A few months back, the beachfront of Adelaide in Australia witnessed the arrival of a smart transit hub named Matilda, which can communicate with driverless vehicles registered within its network. This is an attempt to provide people real-time information on the whereabouts of their ride around town, mainly tailored to cater to the needs of the disabled and the elderly, who might have trouble accessing shared public transport services.
SAGE Automation, the automation solution company behind the technology of Matilda, chose the southern Australian city of Adelaide for its first deployment, because the state was one of the earliest to introduce regulations allowing trials for autonomous vehicles on public roads. Matilda makes sense, because it can help organize driverless vehicle services and make it easy for people to get information on their rides and also in booking shuttle transit around the local area.
“Matilda is a smart transportation hub or a smart bus stop designed for this generation of smart mobility and connected vehicles. The purpose of Matilda is to bridge the community with self-driving cars and shuttles, and to help people understand the technology as well as inform them about how it works,” said Hugh Palmer, U.S. regional manager of smart mobility at SAGE Automation.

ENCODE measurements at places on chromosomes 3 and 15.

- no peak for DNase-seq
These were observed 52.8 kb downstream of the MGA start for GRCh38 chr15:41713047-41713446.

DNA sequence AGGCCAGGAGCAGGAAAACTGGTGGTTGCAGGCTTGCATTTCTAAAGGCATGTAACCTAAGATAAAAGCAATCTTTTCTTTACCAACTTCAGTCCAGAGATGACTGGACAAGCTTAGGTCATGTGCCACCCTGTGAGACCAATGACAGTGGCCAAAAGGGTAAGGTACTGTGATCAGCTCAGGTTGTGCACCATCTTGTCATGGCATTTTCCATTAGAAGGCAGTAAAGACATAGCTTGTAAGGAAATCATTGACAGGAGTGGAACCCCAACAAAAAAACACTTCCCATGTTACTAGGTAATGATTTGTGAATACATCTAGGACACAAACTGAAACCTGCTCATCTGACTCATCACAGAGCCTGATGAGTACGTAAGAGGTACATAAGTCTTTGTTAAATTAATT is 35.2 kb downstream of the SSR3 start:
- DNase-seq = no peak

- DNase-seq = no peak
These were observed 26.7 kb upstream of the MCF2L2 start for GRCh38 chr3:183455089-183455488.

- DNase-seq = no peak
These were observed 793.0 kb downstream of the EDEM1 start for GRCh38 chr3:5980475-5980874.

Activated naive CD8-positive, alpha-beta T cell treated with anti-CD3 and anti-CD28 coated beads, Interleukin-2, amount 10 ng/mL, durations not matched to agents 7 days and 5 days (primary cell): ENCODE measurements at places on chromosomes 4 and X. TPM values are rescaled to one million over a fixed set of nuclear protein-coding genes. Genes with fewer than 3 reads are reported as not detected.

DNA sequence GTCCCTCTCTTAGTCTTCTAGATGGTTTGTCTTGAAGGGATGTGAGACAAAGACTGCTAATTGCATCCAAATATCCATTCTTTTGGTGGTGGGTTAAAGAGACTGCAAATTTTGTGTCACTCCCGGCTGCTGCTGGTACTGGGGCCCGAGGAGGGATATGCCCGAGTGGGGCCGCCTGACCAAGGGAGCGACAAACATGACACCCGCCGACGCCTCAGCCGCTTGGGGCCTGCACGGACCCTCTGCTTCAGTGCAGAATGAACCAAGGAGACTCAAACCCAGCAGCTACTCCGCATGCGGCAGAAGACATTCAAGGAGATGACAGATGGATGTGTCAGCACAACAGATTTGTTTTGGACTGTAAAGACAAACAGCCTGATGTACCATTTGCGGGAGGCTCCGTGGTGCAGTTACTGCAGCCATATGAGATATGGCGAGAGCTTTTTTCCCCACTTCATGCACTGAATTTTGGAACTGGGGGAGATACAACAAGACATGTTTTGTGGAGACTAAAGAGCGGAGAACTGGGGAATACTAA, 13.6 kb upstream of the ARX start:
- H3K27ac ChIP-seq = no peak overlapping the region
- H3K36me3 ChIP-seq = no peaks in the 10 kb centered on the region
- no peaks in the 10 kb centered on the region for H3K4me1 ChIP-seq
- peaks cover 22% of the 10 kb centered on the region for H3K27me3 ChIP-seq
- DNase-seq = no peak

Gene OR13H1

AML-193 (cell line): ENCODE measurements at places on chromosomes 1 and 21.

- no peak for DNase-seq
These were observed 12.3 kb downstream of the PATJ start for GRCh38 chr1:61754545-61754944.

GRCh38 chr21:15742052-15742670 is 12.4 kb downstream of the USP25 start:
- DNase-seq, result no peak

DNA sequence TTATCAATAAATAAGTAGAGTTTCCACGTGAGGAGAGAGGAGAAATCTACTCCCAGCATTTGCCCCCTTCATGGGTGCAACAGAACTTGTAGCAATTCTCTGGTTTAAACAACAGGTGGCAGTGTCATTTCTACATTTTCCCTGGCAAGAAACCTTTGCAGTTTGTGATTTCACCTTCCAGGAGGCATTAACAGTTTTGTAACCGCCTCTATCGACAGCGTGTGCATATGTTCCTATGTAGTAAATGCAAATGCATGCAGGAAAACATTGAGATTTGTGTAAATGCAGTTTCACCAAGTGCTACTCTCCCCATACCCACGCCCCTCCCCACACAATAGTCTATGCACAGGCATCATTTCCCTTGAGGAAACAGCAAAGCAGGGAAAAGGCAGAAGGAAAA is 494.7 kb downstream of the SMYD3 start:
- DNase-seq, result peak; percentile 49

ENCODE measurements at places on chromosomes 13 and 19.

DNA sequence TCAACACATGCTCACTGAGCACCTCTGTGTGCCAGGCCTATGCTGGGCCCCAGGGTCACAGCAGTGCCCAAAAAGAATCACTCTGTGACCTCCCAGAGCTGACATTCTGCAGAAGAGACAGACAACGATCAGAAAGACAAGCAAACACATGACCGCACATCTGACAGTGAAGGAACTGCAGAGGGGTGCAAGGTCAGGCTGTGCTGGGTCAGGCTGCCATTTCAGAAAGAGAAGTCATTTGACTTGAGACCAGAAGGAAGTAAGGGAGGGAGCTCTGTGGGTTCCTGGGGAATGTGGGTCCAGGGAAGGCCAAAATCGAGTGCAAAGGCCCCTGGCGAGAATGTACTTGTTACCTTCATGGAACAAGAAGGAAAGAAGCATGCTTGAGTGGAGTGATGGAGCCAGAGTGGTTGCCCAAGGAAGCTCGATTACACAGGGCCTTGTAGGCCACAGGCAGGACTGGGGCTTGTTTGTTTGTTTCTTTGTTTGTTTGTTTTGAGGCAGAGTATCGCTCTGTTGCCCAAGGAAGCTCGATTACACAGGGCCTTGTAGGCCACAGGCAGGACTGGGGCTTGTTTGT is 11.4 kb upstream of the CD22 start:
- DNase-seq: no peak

To bring this to fruition, SAGE Automation partnered with Local Motors – a company that builds and sells autonomous shuttle buses. While studying the autonomous vehicle landscape, the company realized that people were reluctant to step onto a self-driving vehicle because they did not know how it worked.
“The concept of a smart bus stop would address this and also help in inviting the community to start using public transport. We can use this technology to enable our disabled and elderly community, invite and give them the means to engage with autonomous vehicles in a more friendly and more accepting manner,” said Palmer. “Matilda is designed for people with a hearing handicap, visual impediment, or cognitive impairment. They can now be better facilitated to use public transportation independently.”